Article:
\item Number of edges in a graph with $n$ nodes, where every node is
connected to every other node. \label{qi:complete}
\item Number of different ways to arrange $n$ people in a line.
\item Average number of steps needed to find a given element in a
linked list of length $n$.
\item Biggest integer that can be represented with $n$ bits.
\item Worst-case number of swaps needed to sort an array of length $n$
if you are only allowed to swap adjacent elements.
\item \label{qi:check} Worst-case number of steps needed to check
whether two lists, each containing $n$ integers (not necessarily
sorted), have any element in common.
\marginnote[-4em]{\emph{\ref{q:theta}\ref{qi:check}}\quad\qrcode{Theta(n^2)\
is\ too\ slow!}}
\newpage
\item Number of array lookups performed by this Python code:
\begin{verbatim}
for i in range(0,n):
for j in range (0,i):
sum += array[i][j]
\end{verbatim}
\item Number of addition operations performed by this Java code:
\begin{verbatim}
for (int i = 0; i < n; i += 3) {
sum = sum + i;
}
\end{verbatim}
\item Total number of calls to \texttt{println} performed by this Java code:
\begin{verbatim}
for (int i = 1; i < n; i *= 2) {
for (j = 0; j < 20; j++) {
System.out.println(i + j);
}
}
\end{verbatim}
\item Total number of calls to \texttt{print} performed by this
Python code:
\begin{verbatim}
def foo(n):
print(n)
if n > 0:
foo(n-1)
foo(n-1)
\end{verbatim}
\end{enumerate}
\end{question}
\begin{question}[K\&T 2.8]
You're doing some stress-testing on various models of glass jars to
determine the height from which they can be dropped and still not
break. The setup for this experiment, on a particular type of jar,
is as follows. You have a ladder with $n$ rungs, and you want to
find the highest rung from which you can drop a copy of the jar and
not have it break. We call this the \emph{highest safe rung}.
It might be natural to try binary search: drop a jar from the middle
rung, see if it breaks, and then recursively try from rung $n/4$ or
$3n/4$ depending on the outcome. But this has the drawback that you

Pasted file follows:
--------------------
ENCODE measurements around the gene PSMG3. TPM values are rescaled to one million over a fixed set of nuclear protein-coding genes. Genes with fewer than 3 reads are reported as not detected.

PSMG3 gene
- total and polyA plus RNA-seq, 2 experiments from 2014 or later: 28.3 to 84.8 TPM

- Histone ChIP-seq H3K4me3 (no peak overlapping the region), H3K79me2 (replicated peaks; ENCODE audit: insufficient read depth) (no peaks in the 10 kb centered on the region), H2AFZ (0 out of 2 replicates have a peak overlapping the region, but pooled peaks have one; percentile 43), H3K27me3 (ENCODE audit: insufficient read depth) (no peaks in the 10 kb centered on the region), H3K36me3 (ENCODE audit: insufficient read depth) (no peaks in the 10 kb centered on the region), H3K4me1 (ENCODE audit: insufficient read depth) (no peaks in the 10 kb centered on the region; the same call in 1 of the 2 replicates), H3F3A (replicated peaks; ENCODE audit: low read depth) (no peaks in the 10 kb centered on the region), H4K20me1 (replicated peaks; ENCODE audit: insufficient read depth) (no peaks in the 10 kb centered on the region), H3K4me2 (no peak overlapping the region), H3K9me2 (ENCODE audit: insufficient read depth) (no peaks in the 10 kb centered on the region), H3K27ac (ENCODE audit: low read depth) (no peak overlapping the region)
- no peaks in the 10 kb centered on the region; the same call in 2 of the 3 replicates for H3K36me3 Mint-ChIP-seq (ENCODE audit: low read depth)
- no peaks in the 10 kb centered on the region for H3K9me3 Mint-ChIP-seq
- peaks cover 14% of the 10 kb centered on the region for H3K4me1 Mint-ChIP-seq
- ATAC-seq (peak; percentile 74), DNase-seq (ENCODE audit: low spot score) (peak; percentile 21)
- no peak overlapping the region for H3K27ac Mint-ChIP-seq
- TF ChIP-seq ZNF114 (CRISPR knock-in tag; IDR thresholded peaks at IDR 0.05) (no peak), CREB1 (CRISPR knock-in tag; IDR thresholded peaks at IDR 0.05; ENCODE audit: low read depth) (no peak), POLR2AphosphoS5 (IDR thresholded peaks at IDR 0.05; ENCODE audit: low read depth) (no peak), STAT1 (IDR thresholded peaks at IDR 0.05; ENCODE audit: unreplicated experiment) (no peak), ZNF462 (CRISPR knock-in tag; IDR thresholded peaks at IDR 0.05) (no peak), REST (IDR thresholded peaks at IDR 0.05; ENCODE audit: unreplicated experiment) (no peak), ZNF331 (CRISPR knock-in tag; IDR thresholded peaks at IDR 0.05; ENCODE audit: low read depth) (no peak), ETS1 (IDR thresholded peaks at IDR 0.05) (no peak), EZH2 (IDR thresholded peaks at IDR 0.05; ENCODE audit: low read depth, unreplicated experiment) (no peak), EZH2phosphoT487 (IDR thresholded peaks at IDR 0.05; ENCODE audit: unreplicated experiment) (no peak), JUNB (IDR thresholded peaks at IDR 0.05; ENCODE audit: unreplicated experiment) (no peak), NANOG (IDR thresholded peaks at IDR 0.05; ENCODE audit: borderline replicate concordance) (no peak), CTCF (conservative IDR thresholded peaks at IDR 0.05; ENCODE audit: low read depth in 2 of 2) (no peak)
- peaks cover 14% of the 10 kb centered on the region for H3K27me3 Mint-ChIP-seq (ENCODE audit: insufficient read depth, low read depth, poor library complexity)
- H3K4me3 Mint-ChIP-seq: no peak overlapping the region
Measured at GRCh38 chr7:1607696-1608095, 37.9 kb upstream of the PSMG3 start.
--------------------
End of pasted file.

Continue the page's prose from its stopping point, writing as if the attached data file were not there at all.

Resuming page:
could break a lot of jars in finding the answer.
If your primary goal were to conserve jars, on the other hand, you
could try the following strategy. Start by dropping a jar from the
first rung, then the second rung, and so forth, climbing one higher
each time until the jar breaks. In this way, you only need a single
jar---at the moment it breaks, you have the correct answer---but you
may have to drop it $n$ times (rather than $\log n$ times as in the
binary search solution).
So here is the trade-off: it seems you can perform fewer drops if
you're willing to break more jars. To understand better how this
trade-off works at a quantitative level, let's consider how to run
this experiment given a fixed ``budget'' of $k \geq 1$ jars. In
other words, you have to determine the correct answer---the highest
safe rung---and can use at most $k$ jars in doing so.
\begin{enumerate}[label=(\alph*)]
\item Suppose you are given a budget of $k = 2$ jars. Describe a
strategy for finding the highest safe rung that requires you to
drop a jar at most $f(n)$ times, for some function $f(n)$ that
grows slower than linearly. (In other words, $f(n)$ should be
$o(n)$, that is, $\lim_{n \to \infty} f(n)/n = 0$.)
\item Now suppose you have a budget of $k > 2$ jars, for some given
$k$. Describe a strategy for finding the highest safe rung using
at most $k$ jars. If $f_k(n)$ denotes the number of times you
need to drop a jar according to your strategy, then the functions
$f_1, f_2, f_3, \dots$ should have the property that each grows
asymptotically slower than the previous one: $\lim_{n \to \infty}
f_k(n)/f_{k-1}(n) = 0$ for each $k$.
\end{enumerate}
\end{question}
\end{document}